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On consumer devices throwing THD, I indicated "theory" above because I didn't have the exact whitepaper or research document found, and therefore couldn't point at that document. Good to know it isn't theory, as other docs alluded to this issue. Hope that a round of oscilloscope testing will reveal exactly what is happening inside my home, at various test points ...

On the Magnum inverter/charger, ours is a model MS-4024-PAE, which means it takes input from the 24v battery bank and turns that into 120v/240v for the house when in inverter mode; when in charger mode, it senses power from either solar or generator, and will use that to charge the battery bank, automatically. Our Duromax genny feeds into the inverter/charger.
 

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On consumer devices throwing THD, I indicated "theory" above because I didn't have the exact whitepaper or research document found, and therefore couldn't point at that document. Good to know it isn't theory, as other docs alluded to this issue. Hope that a round of oscilloscope testing will reveal exactly what is happening inside my home, at various test points ...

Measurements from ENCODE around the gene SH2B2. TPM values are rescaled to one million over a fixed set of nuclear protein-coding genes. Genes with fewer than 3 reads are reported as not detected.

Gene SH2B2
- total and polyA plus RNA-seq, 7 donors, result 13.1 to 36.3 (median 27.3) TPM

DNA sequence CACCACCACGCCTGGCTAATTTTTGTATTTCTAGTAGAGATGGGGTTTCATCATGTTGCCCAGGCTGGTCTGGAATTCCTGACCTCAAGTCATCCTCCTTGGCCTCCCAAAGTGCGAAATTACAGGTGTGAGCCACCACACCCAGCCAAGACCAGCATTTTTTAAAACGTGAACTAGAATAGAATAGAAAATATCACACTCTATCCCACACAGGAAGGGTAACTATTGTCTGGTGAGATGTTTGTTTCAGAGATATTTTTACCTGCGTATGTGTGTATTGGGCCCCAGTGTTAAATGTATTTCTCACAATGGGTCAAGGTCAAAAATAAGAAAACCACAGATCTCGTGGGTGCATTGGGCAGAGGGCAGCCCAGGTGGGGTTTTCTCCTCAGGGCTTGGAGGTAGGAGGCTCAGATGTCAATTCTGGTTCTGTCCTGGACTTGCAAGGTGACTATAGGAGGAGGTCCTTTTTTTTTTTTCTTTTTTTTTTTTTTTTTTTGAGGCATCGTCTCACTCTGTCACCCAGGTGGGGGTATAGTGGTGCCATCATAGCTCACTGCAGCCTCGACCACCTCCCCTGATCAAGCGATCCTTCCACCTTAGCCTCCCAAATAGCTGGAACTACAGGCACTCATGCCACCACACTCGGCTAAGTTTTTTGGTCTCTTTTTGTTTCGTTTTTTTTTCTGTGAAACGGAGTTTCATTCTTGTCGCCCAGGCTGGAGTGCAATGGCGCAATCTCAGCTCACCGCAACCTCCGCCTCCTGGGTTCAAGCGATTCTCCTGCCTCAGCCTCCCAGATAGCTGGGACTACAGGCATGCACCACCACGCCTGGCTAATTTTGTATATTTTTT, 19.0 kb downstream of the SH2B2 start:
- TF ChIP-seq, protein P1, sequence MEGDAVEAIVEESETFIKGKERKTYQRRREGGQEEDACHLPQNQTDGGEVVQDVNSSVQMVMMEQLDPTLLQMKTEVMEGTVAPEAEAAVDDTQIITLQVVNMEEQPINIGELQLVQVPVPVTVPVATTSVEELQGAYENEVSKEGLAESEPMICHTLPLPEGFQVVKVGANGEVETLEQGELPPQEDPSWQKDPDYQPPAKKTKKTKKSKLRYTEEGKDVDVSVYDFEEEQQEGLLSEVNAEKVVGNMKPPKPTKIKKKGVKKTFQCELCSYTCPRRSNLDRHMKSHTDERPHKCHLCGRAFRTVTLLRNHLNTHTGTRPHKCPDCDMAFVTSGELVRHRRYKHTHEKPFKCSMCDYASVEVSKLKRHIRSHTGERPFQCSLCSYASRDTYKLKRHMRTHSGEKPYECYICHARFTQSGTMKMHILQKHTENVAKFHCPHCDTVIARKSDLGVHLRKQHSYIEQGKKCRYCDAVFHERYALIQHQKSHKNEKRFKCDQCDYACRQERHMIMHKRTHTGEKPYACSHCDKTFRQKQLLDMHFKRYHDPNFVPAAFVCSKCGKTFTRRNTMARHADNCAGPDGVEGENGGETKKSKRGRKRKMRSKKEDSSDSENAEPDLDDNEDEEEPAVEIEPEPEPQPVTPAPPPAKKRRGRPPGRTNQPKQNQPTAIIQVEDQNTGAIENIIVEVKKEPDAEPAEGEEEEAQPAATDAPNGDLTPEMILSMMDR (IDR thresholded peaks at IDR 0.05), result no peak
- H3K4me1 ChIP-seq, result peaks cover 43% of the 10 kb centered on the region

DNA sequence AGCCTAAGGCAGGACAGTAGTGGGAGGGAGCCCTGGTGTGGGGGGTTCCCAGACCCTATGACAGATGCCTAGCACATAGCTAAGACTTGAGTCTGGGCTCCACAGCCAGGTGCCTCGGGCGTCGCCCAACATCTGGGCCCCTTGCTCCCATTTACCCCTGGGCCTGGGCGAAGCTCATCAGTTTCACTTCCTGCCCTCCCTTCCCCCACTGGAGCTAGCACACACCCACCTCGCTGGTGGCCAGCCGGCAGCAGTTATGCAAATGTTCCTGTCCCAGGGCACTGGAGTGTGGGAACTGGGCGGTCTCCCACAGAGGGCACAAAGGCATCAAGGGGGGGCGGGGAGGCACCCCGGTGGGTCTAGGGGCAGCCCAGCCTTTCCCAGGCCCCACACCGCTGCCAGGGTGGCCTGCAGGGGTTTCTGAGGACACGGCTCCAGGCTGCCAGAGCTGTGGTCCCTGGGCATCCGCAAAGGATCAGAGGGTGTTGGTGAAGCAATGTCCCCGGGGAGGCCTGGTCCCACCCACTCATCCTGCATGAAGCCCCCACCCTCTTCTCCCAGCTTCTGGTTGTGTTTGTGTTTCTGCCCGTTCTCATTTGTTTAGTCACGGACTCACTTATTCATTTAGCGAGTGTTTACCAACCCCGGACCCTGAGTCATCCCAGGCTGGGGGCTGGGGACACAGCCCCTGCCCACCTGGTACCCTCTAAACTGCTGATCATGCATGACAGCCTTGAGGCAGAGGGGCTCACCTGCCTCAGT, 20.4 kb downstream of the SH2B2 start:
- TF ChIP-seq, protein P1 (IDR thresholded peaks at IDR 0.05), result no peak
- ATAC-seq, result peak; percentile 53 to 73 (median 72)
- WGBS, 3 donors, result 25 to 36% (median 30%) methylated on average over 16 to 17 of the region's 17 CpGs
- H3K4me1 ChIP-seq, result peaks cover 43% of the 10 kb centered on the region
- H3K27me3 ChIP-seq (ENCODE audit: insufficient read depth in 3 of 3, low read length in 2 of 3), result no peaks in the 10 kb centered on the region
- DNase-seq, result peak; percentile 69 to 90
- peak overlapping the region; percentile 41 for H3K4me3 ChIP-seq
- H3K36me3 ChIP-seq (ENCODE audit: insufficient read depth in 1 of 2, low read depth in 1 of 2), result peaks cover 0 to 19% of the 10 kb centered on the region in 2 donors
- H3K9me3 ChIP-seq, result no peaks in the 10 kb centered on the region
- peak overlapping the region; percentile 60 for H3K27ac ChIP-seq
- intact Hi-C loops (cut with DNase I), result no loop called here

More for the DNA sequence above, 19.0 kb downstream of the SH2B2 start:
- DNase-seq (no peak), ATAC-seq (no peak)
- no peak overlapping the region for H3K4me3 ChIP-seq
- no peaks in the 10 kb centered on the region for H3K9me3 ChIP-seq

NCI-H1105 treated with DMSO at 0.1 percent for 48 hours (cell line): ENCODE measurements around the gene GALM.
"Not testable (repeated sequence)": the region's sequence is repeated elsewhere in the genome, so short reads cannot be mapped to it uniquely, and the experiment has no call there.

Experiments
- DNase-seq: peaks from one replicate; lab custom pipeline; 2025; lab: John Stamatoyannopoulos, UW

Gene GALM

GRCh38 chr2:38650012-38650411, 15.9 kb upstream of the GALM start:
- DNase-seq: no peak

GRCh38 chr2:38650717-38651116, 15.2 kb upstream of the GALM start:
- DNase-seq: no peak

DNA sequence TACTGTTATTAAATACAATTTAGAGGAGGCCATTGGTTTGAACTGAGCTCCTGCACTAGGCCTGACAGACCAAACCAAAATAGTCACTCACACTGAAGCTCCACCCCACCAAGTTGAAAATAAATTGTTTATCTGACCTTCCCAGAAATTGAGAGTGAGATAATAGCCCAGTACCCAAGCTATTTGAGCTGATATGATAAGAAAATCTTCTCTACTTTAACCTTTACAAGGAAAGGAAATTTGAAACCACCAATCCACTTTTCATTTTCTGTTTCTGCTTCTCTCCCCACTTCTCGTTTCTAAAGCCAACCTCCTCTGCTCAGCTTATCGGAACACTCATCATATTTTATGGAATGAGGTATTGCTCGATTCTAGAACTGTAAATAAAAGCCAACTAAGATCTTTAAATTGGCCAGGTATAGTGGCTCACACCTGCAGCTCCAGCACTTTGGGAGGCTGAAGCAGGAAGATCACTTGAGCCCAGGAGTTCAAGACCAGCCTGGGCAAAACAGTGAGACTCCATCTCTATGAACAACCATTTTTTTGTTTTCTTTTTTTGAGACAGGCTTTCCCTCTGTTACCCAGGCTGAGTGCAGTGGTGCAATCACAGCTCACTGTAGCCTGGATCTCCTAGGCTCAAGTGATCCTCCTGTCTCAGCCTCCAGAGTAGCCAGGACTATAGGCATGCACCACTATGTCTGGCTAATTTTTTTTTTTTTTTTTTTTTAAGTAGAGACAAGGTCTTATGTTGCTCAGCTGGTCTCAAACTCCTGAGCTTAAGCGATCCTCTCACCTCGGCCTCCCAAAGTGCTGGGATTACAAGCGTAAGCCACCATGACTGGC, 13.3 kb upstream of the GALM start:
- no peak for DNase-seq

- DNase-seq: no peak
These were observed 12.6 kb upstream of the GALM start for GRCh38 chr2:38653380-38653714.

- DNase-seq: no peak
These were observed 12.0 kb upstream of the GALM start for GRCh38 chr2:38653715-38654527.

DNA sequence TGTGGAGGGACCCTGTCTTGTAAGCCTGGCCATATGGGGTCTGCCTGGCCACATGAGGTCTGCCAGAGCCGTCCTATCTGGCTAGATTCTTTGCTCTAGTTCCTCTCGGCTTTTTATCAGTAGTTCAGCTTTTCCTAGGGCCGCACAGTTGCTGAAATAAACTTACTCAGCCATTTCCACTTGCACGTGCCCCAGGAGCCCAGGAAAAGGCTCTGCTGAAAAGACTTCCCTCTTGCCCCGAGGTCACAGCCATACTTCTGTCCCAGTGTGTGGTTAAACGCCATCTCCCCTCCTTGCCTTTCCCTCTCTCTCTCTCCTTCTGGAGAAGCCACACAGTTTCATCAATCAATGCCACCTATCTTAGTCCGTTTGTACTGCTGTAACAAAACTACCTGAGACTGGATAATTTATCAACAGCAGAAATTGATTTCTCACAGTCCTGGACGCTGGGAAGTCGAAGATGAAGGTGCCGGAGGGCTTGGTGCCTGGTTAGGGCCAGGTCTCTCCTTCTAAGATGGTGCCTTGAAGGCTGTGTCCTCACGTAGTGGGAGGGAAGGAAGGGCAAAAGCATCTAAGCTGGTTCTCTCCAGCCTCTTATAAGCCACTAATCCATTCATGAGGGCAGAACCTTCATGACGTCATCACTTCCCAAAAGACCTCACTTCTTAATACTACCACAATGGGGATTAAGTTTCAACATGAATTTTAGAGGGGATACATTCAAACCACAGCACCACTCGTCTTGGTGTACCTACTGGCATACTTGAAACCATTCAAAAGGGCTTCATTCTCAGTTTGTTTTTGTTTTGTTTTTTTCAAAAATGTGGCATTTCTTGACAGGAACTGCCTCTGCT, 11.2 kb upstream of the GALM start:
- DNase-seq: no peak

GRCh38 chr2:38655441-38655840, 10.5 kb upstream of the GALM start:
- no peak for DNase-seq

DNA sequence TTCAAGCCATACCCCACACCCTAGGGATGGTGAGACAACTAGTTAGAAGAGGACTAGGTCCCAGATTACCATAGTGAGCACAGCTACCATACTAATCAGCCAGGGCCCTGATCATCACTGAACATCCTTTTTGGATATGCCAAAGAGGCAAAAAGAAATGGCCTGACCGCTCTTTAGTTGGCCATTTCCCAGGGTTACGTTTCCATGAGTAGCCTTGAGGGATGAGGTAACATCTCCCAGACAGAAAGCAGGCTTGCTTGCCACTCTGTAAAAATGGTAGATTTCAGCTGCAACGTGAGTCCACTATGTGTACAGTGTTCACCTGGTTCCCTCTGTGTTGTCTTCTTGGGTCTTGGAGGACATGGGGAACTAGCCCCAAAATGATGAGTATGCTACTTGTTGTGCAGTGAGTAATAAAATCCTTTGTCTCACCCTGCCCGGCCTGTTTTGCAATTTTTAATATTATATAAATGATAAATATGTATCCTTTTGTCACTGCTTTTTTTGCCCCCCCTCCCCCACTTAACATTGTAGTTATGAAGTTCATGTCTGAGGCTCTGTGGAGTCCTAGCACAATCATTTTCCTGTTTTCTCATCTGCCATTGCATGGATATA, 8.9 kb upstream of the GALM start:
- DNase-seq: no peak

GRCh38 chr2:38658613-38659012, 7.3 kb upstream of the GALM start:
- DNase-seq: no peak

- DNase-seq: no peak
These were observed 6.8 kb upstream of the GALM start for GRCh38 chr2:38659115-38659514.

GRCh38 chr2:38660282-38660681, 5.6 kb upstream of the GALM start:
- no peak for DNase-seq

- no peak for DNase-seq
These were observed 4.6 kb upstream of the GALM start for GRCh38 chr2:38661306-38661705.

On the Magnum inverter/charger, ours is a model MS-4024-PAE, which means it takes input from the 24v battery bank and turns that into 120v/240v for the house when in inverter mode; when in charger mode, it senses power from either solar or generator, and will use that to charge the battery bank, automatically. Our Duromax genny feeds into the inverter/charger.

It's my understanding that a scope alone will just give you only a qualitative idea of TDC. On a scope it's hard to tell the difference between 5% THD and 15%. You need something to calculate the THD.

I found an old Fluke 41 on eBay that should be here next week. I'll update then.